By Thereasa Rasmussen
If you have ever attended a middle school or high school play here in Weiser you have seen the amazing talent of retired elementary school teacher, Julie Chandler. Ms. Chandler has been creating costumes for the Weiser school district for years, in fact, she has been costuming for over forty-six years! That’s enough years to have not just a closet full of play accessories at her home, but costumes at the high school and in a storage shed at the bus barn.
For Ms. Chandler the love of sewing came at an early age. She joined a 4-H club when she was in the 5th grade where she learned to sew. In her own words she took to it “like a duck takes to water”. She continued sewing in 4-H until her junior year in high school, taking top honors in sewing off and on throughout that time. In 1971 during her senior year she asked the play director if she could create the costumes for the performance and her hobby of costuming began. “I got hooked; there is just something about it, its fun.”
In college she again got the opportunity to costume for performances. “I was hunting for a job and wondered into the Kirkham Auditorium which is where the music and drama department was. I found out that they were having auditions for a play and I thought that would be fun. I will be in a play. So while I was at the audition they had us filling out the paper work about it and it asked what other interest we had and I put down that I sewed and I thought sewing, that would be a lot more fun than being in a play.” Ms. Chandler found the teacher over the sewing and asked if she could help with the costumes. It happened that the teacher needed her help, but told her she would not be able to pay her this semester. Ms. Chandler volunteered her help that fall semester and by January was on the payroll. She worked on costumes for seven to eight plays a year and even helped out with dresses for her college’s ball room dancers.
Even during her teaching years she would come home after a long day of teaching elementary aged kids to work on musical costumes. If you have never been to Ms. Chandlers home during play season, it is a sight to behold. She turns her home into a costume design and fabrication studio. No room is left untouched by the play. Bedrooms become changing rooms, the dining area is where her sewing machines are set up and even the kitchen holds a stand of costumes ready for fitting. On average Ms. Chandler volunteers 150-200 hours on smaller musicals like the Weiser Middle School’s and the Galloway play she worked on recently. High school musicals are easily 3-4 times more hours than those productions.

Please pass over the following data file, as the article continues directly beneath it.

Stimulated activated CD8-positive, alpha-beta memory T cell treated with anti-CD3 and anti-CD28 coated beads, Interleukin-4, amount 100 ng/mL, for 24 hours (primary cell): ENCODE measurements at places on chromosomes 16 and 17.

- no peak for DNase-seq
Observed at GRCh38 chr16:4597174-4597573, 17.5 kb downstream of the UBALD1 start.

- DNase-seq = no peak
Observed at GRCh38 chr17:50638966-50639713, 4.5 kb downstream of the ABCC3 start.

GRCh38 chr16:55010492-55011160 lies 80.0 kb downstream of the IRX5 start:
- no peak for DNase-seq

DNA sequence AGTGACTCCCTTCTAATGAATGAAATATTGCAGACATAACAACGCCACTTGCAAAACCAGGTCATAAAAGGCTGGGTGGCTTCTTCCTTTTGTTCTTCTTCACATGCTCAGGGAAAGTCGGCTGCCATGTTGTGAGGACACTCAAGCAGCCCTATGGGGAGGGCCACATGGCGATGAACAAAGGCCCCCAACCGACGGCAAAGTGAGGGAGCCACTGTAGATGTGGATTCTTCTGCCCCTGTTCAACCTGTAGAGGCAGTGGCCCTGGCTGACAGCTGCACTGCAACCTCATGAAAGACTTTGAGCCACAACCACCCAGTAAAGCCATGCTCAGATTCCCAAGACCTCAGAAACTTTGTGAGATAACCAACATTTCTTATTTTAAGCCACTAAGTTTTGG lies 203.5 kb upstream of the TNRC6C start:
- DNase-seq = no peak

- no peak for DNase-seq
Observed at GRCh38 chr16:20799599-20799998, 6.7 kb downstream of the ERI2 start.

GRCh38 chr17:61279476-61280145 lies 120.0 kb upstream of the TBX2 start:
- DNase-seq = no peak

Currently Ms. Chandler is working on the costumes for the WHS Musical, Once Upon a Mattress. There are thirty-six cast members with four costume changes each, totaling 144 costumes for this play alone. Luckily over the years she has had some help from family and community members too numerous to mention all by name. This year her sister Verna Christensen of Fruitland is doing all the costumes for Queen Aggravain. “I always choose a complicated lead character for her to costume. She loves it as much as I do.” Ms. Chandler’s niece, Riata Chandler, also has been busy helping get this year’s costumes together.
Beware actors; Ms. Chandler does have a pet peeve when it comes to her costumes. After working for so many hours on all the costumes she hates to go back stage and find her hard work tossed on the floor. “I have been known to hide costumes. I go into the dressing rooms at the end of each production and I do a walk through. I will collect and hide.” She says she will then have cast members running up to her saying someone has stolen their costume. She kindly lets them know she found them on the floor. “I do give them back, but not without my lecture.”
When asked what her favorite part about costuming was Ms. Chandler with a voice filled with emotion replied, “When I see them on stage. With the hours that I put into one of these production I am so exhausted, that I am just dragging, but you sit and watch that happen in front of you and its magic.” “Every single part of a play is important. The hours and hours these kids have put into memorizing their parts are important. The hours Mike (Turner) spends on the sound and the technical and the staging all those things are important. The people who make the programs and do the ticket sales and get all that out there, all important, but until those costumes walk out on that stage, these kids do not feel that part, they’re not that person. I mean every part is important, but this is what turns them into the character their portraying. And it’s just fun to be part of that magic.” Ms. Chandler loves every part of the process; it is a creative outlet for her. Weiser school district has been blessed with such a talented seamstress volunteering her time and Ms. Chandler says, “I will do it as long as I can.”